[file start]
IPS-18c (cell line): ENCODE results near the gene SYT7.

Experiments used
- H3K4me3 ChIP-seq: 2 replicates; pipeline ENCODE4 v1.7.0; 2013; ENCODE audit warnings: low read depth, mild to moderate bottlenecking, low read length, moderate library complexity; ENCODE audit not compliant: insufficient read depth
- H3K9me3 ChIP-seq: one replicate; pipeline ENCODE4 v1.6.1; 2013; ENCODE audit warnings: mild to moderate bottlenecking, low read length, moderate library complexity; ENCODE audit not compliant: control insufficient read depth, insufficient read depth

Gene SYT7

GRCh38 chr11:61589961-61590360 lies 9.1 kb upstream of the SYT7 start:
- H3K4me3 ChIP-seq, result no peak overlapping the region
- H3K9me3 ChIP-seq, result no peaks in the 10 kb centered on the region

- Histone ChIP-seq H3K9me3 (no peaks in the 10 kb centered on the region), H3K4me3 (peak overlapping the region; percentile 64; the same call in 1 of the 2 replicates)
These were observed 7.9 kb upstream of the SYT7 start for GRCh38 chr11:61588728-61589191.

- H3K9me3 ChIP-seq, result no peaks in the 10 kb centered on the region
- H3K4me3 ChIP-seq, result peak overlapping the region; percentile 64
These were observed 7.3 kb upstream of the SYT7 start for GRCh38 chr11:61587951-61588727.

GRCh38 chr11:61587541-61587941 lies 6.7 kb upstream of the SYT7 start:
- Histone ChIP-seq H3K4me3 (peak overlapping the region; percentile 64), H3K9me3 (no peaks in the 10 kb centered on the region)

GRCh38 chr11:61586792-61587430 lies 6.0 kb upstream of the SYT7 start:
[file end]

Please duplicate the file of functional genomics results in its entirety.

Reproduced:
IPS-18c (cell line): ENCODE results near the gene SYT7.

Experiments used
- H3K4me3 ChIP-seq: 2 replicates; pipeline ENCODE4 v1.7.0; 2013; ENCODE audit warnings: low read depth, mild to moderate bottlenecking, low read length, moderate library complexity; ENCODE audit not compliant: insufficient read depth
- H3K9me3 ChIP-seq: one replicate; pipeline ENCODE4 v1.6.1; 2013; ENCODE audit warnings: mild to moderate bottlenecking, low read length, moderate library complexity; ENCODE audit not compliant: control insufficient read depth, insufficient read depth

Gene SYT7

GRCh38 chr11:61589961-61590360 lies 9.1 kb upstream of the SYT7 start:
- H3K4me3 ChIP-seq, result no peak overlapping the region
- H3K9me3 ChIP-seq, result no peaks in the 10 kb centered on the region

- Histone ChIP-seq H3K9me3 (no peaks in the 10 kb centered on the region), H3K4me3 (peak overlapping the region; percentile 64; the same call in 1 of the 2 replicates)
These were observed 7.9 kb upstream of the SYT7 start for GRCh38 chr11:61588728-61589191.

- H3K9me3 ChIP-seq, result no peaks in the 10 kb centered on the region
- H3K4me3 ChIP-seq, result peak overlapping the region; percentile 64
These were observed 7.3 kb upstream of the SYT7 start for GRCh38 chr11:61587951-61588727.

GRCh38 chr11:61587541-61587941 lies 6.7 kb upstream of the SYT7 start:
- Histone ChIP-seq H3K4me3 (peak overlapping the region; percentile 64), H3K9me3 (no peaks in the 10 kb centered on the region)

GRCh38 chr11:61586792-61587430 lies 6.0 kb upstream of the SYT7 start: